Sigwart Puts Focus on Long-term Viability in Run for Mayor
Candidate John Sigwart puts focus on development in Port Washington's downtown as well as long-term planning for the city.
Editor's note: This is the second in a series profiling the four candidates running to be the next Port Washington mayor. The other three candidates include: Ricky Ranz, Tom Mlada and Jim Vollmar.
Becoming the next mayor for Port Washington would finally provide the platform candidate John Sigwart has been looking for as he turns his focus to the city's future.
Sigwart, who worked as the city engineer and the public works director for the city of Port Washington in the 1970s, said his strongest interest is in infrastructure and long-term city planning.
During 1975, Sigwart helped with plans for the construction of the water tower in Port, building it big enough to service Saukville as well.
"Thirty-six years later, we're no closer to serving Saukville than we were in 1975," Sigwart said. "We could pump sewage and water to Saukville, and it would get the wastewater plant off the lake front."
If elected mayor, Sigwart would like to start a joint board between elected officials in both Port and Saukville to start conversations about collaborative services between the city and the village, hoping to hold quarterly meetings "to do some real, solid, long-range planning for the two communities."
Another long-term idea includes development of the coal docks. "I personally want to see the coal dock improved not just for use for the public, but under a really well-planned, longterm solution," Sigwart said.
Sigwart also hopes the city can work with the National Oceanic and Atmospheric Administration to build a museum on the coal docks dedicated to Lake Michigan maritime history. NOAA is hoping to create an offshore sanctuary to preserve and interpret the many shipwrecks that occurred from Two Rivers to south of Port Washington, and the group has also expressed interest in finding a place for a museum.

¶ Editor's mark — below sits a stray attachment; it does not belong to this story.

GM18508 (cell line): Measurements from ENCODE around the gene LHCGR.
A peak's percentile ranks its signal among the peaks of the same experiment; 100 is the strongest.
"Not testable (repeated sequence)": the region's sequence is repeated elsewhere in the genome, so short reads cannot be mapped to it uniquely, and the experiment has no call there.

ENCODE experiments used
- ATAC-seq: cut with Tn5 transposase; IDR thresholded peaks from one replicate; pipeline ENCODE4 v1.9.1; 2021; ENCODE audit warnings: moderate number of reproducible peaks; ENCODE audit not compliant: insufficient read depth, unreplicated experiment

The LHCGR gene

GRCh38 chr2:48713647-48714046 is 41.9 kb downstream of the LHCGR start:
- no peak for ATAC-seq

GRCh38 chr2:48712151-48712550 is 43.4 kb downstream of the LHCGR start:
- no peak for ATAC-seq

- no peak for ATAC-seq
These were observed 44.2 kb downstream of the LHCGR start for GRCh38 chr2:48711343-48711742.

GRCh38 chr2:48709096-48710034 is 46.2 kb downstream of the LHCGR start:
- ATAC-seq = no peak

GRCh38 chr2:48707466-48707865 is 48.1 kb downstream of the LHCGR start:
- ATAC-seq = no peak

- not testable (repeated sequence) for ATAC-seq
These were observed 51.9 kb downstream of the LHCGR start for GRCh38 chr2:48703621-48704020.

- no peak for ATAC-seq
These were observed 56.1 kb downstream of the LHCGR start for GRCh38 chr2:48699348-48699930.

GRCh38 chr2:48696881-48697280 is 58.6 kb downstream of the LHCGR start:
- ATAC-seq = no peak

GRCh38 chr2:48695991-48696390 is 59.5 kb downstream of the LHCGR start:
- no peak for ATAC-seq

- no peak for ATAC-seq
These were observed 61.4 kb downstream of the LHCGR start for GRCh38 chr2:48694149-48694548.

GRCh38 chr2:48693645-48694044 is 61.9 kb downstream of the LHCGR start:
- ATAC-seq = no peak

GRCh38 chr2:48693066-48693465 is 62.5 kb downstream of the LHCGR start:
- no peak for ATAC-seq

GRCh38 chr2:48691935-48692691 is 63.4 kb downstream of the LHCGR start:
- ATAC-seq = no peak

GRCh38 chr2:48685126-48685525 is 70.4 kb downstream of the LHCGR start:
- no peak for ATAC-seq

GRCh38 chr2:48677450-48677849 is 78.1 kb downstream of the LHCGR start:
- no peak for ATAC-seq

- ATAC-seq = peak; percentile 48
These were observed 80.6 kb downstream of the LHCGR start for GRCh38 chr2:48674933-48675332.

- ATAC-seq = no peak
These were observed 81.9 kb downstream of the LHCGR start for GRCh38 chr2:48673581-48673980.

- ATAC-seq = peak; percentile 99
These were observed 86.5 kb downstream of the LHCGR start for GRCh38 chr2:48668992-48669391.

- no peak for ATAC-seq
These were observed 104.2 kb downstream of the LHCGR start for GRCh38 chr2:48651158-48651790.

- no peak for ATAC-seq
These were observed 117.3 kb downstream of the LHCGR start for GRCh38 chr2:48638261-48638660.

Sigwart suggested perhaps placing an observation tower on the coal docks instead of Upper Lake Park, where it was originally suggested to be built.
Sigwart is a 67-year-old, retired civil engineer with six children and eight grandchildren. He ran for the 7th District aldermanic spot against incumbent Dan Becker but lost in spring.
Sigwart said he has some short-term goals for his mayoral run, as well, and is a big proponent of supporting local businesses.
"Coal dock progress and the downtown tie for my priorities … because downtown really is on the cusp of coming back," he said. Sigwart said he bought all except one Christmas gift from stores in Port Washington.
"I did go to Grafton to buy one thing, but everything else I bought in Port," Sigwart said. "And it wasn’t hard. It was fun."
Sigwart helps to run the city's weekly Farmer's Market during the warmer months, and is a big supporter of local festivals. He sits on the committee for the Maritime Heritage Festival.
"I think (Maritime Fest is) going to continue to grow, and it really is a good image for the city," he said.
Sigwart also plans to host regular office hours, likely on Tuesdays and Thursdays before committee and council meetings that take place on those evenings.
"What I really hope is that people will feel easy to come in and either plant their gripes or make their points or spill their dreams or whatever it may be," he said.
"I’d like to (become mayor) … make sure that the (city) planning is done I’d like to see done," Sigwart said. "I have a real comittment to the city."